Last Thursday I attended an event for one of our high schools, New Tech Academy, a high school that uses project-based learning as their primary methodology. The event was an anti-racism art show which was a culmination event for a unit they did on racism. The unit included topics such as the 3/5th compromise, the 13th amendment, and Brown vs the Board of Education. Students had Socratic discussions on these topics with not only each other but community members as well. During this unit, there were issues brought up where students didn’t agree with each other or with the community members, but they also found similarities and differences. They learned how to discuss sensitive issues in a productive and civil way.
As I looked at their art projects, it was apparent that this activity was eye-opening for many students and gave them an empathy for their fellow classmates. Students talked to each other about racism and what effect it has had on them. One student took a picture of her classmates – all students of color - and overlayed the picture with words from that student because she wanted to share their stories and give them a voice. The words are unforgettable – one student said he feels he can be seen as a threat based on the color of his skin or his body movements. One student was told THIS by another person: “I’m proud of you for not stealing. You’re not like those other Black people.” One student talked about his dad being interrogated by police, fearful of what could happen to his father, knowing he did nothing wrong. The student who displayed these pieces of art said she has known several of these students her entire life but never knew these stories.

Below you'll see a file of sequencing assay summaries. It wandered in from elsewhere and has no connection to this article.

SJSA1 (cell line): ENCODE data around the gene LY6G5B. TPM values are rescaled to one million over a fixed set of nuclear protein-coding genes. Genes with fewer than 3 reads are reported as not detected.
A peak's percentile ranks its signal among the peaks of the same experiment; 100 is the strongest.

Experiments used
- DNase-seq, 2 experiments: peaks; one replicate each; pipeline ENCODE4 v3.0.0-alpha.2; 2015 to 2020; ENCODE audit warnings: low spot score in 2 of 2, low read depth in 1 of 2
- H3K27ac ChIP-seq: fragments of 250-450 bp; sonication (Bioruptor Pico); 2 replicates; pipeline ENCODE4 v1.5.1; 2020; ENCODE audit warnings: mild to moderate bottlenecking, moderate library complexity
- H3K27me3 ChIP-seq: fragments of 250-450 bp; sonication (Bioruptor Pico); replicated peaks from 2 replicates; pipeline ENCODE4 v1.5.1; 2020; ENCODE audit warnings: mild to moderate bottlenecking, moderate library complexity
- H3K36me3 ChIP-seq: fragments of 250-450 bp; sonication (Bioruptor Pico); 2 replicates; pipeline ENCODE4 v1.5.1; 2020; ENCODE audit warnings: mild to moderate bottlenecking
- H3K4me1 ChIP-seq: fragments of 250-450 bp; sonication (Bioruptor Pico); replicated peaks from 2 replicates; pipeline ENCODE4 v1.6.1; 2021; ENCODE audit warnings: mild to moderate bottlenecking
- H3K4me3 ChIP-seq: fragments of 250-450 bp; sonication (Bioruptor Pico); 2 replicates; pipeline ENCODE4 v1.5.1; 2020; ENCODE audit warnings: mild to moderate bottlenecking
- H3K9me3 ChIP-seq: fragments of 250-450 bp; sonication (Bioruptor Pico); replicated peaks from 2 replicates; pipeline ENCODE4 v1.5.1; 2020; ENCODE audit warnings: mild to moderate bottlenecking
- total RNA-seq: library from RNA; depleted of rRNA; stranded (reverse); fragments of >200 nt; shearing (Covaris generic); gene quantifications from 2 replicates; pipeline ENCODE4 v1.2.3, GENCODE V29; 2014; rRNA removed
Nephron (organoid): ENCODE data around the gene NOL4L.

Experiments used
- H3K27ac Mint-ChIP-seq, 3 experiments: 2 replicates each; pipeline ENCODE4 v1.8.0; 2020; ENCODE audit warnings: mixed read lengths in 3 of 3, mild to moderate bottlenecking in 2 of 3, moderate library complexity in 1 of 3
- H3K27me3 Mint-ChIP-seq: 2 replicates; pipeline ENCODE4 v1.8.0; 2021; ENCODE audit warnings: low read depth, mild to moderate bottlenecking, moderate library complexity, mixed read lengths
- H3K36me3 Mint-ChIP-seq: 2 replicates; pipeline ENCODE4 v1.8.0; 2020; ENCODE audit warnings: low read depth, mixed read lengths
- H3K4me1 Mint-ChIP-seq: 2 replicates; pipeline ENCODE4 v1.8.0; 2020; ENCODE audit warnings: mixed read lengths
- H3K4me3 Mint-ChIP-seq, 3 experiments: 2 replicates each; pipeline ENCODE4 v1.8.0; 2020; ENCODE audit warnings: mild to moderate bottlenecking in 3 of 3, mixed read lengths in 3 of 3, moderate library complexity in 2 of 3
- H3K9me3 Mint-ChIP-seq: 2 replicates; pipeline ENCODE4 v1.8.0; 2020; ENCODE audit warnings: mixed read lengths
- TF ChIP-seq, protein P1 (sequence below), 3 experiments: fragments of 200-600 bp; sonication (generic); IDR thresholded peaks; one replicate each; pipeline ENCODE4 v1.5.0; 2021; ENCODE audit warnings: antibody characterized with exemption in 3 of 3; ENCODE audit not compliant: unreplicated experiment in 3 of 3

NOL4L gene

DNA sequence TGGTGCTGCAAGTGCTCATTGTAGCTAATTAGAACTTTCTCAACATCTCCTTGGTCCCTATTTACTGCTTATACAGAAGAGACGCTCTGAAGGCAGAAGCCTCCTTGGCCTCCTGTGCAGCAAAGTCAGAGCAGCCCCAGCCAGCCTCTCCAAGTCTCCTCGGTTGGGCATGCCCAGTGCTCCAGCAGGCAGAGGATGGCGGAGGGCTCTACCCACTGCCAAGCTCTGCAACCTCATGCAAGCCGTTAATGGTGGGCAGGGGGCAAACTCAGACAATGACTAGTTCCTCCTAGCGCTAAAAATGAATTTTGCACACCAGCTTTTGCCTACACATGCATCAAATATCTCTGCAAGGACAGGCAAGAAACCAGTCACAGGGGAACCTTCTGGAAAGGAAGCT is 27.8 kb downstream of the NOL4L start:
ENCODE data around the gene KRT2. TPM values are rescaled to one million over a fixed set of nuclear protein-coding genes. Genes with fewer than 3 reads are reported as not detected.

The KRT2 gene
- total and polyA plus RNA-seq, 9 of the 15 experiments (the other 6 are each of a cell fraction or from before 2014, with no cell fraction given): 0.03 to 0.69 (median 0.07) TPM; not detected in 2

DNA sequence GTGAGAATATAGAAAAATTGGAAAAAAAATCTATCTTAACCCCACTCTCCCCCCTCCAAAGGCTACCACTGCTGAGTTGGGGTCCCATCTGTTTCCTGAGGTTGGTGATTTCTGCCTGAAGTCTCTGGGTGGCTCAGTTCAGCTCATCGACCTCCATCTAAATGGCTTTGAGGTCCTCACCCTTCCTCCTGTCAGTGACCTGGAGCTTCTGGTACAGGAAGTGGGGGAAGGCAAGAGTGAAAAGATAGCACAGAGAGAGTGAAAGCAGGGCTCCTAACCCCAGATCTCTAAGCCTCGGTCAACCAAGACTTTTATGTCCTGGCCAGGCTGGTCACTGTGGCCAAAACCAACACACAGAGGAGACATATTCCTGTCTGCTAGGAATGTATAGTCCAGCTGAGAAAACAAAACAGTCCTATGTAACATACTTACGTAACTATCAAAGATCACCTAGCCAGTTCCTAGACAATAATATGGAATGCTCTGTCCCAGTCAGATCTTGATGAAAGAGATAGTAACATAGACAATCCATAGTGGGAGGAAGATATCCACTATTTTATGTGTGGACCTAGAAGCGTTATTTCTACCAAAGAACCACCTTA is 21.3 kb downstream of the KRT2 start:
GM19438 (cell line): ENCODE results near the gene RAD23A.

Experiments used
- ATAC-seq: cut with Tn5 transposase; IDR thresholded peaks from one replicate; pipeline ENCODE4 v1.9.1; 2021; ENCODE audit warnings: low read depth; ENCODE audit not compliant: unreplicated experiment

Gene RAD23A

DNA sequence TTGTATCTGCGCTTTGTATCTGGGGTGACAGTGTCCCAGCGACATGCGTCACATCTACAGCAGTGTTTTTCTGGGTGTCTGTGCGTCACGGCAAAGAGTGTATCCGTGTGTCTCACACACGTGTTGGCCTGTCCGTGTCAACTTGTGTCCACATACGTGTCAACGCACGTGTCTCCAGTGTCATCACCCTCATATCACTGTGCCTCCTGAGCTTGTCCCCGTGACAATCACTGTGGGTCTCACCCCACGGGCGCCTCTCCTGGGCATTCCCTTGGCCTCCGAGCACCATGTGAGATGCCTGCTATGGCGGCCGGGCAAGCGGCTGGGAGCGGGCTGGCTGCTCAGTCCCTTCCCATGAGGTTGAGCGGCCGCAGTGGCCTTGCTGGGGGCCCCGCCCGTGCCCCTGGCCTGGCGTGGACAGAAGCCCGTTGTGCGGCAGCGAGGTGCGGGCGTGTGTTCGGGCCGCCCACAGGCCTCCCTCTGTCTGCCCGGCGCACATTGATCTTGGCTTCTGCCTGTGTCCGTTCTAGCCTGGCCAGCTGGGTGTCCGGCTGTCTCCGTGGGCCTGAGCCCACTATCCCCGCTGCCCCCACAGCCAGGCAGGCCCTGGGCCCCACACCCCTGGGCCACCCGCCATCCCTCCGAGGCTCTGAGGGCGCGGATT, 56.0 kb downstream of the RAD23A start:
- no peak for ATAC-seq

I am proud of the teachers for letting our children learn these valuable lessons and gain these insights. These stories need to be shared. The difficult conversations need to be heard. This is how our children learn empathy, how they grow as individuals, and how they develop the skills to get along with others from all backgrounds and learn others’ stories of discrimination. How HB1134 was originally written, our children would never hear these important stories or have these crucial conversations. With the amendments to this bill, it would solve many of serious issues with it, but teacher will still question if they can have these conversations. It doesn’t take away the damage that has been done. Any passage in any form sends a clear message that teachers can’t be trusted. The fear it has instilled in our teachers will never die. Many of the amendments, while they change the bill, are simply statements of how schools already do things. Our board approves curriculum, and we have policies and procedures in place for parents to voice their concerns. We make individual accommodations. We are always looking for ways to get our parents more involved in their children’s education. Therefore I ask you to vote NO on this bill in its entirety. Let US continue our sound practices we have in place. We can step UP our game instead of YOU regulating it. Thank you.